The trike then became a harvesting machine for thatch and berries, which made it easier to build up my home. A second floor was added, and by then I was building a forge and a smithy which allowed me to create other items. I fenced off my base, built some crop plots, found a lost dilo in the woods which I claimed (abandoned animals can be claimed by others) and started going hunting with it since the poison they spit, which used to blind and kill me was now on my side.

The other turning point was additional tribemates who knew what they were doing. Since with my friends I was mostly a gatherer and did little exploring or hunting, finding two others who had carnivore pets and their own set of engrams definitely complemented my play style. Soon enough, the base was grown to a third floor, we had a bunch of new dinos, a small water pen with a water creatures, and flying mounts. We took over the island across from the beach. We made flak armor and guns. We made metal tools which gather more resources than the regular stone ones. We have electricity, which lets us have a fridge to preserve things in. We shot each other with tranquilizer arrows for fun. We tamed a t-rex. A mammoth. A spino. An army of trikes. An army of dilos. Scorpions! Eagles! It's a zoo in our base, really. But to be fair, I've seen worse. On any given day, I can spend half an hour every day just picking up poop and placing it in the compost bins to make fertilizer.

Once you are settled, things seem to become trivial. However, exploring is unpredictable. I've had times where I fell off my mount while lagging and typing, died, and never got back to my corpse in time. I've had taming sessions go wrong, very wrong, where we die, lose all of our stuff and come back empty handed. I've had one particular time where the sabertooth we tamed was instantly eaten by a raptor just after we named it, and my second attempt at taming one alone resulted in me stranded with a dead pteranodon on the north island packed with carnivores and a long swim in shark infested waters.

ARK had made considerable changes in the past few months. From adding new engrams (structures, armor, furniture, weapons) to adding new creatures and resources, the ability to breed dinos and hatch eggs, alpha dinos (like mini-bosses), saddles and rafts we can build mobile bases on, introducing different environments in the form of swamp and snow biomes (which actually angered a lot of players whose bases were destroyed if they were in the areas converted), organizing survival events where the entire thing plays like the Hunger Games, and now giving us the option to declare war on tribes even on PVE.

But there is one major issue that needs addressed, and one that has been annoying us for a long time. People place foundations all over to prevent you from building. Some will just cover the land in these for the hell of it, unaware of the consequences. The problem is that foundations also block spawns, so now most will just place pillars which still allow resources and animals to spawn.

Structures do have a timer counting down to demolishing, which is reset if someone from the tribe it belongs to logs on and passes by it. The problem with that is that some do it on purpose. We have had bases in certain spots for a while, but since they belong to casual players, they are not entirely finished. Someone has placed pillars all around, which now prevents us from building upon what they already had. So if I have a fence or gate frame at this spot, someone else comes to put a pillar as close as they can from it, why am I not allowed to finish my gate or build my fence higher now, when I was there first anyway? I had this problem in my initial home when someone built on the cliff above me. I had a fence already but wanted to make it higher, and couldn't because an enemy structure is too close. Building upon what's already there shouldn't be an issue because someone decided to be a douchebag about your piece of land, and hopefully something can be done regarding this. Maybe we should declare war on them...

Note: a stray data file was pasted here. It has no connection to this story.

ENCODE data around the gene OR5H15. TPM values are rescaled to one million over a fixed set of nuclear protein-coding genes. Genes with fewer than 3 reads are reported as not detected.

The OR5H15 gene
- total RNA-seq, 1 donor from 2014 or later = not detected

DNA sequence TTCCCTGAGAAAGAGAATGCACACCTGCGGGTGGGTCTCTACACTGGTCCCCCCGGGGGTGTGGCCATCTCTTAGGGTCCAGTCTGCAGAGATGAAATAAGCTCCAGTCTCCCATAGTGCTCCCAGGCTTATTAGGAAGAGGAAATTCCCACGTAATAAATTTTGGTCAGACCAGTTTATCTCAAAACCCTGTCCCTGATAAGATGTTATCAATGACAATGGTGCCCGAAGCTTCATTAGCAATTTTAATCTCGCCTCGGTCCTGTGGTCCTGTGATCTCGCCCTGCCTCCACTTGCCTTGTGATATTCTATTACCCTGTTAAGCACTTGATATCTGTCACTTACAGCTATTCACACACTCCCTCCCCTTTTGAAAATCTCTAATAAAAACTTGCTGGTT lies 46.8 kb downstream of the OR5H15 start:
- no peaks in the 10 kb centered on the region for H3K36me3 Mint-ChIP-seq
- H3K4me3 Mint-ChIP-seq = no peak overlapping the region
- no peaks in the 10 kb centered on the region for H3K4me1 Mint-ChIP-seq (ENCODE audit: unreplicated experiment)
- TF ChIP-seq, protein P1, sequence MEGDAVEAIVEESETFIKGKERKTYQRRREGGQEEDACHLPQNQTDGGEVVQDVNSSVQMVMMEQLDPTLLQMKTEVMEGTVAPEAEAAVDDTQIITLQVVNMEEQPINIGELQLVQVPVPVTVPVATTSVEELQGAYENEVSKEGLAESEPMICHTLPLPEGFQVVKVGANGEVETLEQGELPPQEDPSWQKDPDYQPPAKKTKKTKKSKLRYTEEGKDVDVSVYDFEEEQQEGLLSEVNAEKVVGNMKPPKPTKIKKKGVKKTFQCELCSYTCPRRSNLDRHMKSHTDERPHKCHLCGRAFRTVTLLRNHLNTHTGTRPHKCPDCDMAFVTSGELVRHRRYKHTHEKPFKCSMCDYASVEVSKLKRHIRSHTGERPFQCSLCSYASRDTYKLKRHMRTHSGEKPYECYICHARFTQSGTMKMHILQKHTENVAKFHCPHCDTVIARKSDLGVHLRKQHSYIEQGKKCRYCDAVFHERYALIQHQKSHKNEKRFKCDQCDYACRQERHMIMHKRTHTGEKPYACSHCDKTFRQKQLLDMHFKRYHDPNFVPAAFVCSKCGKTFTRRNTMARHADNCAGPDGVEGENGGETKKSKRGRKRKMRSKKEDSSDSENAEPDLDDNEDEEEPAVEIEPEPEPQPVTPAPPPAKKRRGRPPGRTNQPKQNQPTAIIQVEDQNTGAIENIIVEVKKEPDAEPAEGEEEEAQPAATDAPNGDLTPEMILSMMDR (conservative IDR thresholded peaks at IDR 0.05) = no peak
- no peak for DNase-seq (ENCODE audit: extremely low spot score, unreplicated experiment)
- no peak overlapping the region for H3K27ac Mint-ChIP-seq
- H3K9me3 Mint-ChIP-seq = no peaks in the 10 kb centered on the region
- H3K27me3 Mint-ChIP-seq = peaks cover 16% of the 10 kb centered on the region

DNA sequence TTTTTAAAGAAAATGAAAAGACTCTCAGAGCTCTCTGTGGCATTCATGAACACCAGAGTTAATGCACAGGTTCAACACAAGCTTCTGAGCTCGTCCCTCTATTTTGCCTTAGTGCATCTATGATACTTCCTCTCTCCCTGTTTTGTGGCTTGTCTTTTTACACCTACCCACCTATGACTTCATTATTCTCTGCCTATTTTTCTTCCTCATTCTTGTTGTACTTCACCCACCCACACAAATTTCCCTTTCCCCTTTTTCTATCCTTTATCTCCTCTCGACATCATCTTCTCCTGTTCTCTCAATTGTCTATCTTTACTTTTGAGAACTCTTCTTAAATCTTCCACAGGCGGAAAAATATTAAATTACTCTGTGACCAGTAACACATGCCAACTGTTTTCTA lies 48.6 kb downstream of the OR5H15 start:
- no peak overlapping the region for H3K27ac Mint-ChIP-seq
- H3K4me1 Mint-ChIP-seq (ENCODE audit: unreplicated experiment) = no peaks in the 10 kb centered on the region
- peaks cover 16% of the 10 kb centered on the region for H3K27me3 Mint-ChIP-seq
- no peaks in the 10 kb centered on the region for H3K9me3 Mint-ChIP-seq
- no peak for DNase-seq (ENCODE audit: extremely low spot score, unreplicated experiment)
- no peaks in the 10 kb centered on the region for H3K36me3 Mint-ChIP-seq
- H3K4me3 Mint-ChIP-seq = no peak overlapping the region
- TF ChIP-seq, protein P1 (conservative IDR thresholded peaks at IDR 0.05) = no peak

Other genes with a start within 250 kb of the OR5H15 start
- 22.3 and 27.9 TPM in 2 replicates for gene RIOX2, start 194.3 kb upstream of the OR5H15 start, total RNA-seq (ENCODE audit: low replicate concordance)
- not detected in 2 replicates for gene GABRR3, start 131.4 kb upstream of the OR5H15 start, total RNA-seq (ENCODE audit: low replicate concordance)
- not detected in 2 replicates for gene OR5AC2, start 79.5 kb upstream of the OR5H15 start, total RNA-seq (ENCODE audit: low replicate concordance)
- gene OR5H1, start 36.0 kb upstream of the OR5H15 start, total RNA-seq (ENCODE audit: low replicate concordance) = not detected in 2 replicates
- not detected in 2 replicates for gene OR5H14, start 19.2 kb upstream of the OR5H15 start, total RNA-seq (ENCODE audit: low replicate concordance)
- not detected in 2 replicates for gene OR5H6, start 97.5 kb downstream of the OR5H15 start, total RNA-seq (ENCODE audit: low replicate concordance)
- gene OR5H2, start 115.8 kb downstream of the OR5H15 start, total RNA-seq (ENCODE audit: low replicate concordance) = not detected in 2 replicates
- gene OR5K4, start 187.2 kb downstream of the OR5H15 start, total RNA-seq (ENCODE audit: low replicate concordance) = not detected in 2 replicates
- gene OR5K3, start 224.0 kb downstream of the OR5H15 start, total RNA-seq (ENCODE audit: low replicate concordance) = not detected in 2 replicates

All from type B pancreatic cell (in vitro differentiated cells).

For the most part, the game fuctions fairly well, but there are a few bugs and mystery disappearances on occasion. There have been at least three occasions where I've died and my corpse or remains (a backpack containing my inventory) were nowhere to be found, and once where it was under the world. No explanation, just poof - gone! The same has happened with a few of our tamed dinos, one of them which is pretty difficult to lose, the massive plesio which was even inside our island water pen. Gina will be missed. She's in ARK limbo now.

There is a tribe activity log that will state if something was killed, but there was no message whatsoever. Truth be told, the activity log needs improvement, and we should also have a way to see who is online.

I have about 500 hours invested in ARK: Survival Evolved. I think it's safe to say I enjoy it. But like every MMO, even if the servers are very limited in population, it's the people that will make your experience hell. The game in itself is solid and entertaining, even if still a bit erratic at times.

ARK has constantly been patched and updated for the past few months and it's quite satisfying to see how far it has come. The game is now also available on Xbox Game Preview, with added exclusive content on Xbox One. I don't know if I want to start all over again on another platform, but I admit I am curious to see how this will translate to a console experience and what kind of exclusive content will be added.

Until then, I will still be playing on Steam, braving the elements and whatever else comes growling my way, while taking care of my dinos, doing my daily feeding and harvesting sessions, and making sure everything is running smoothly.

For more videos of ARK and Didi's (mis)adventures browse the playlist below: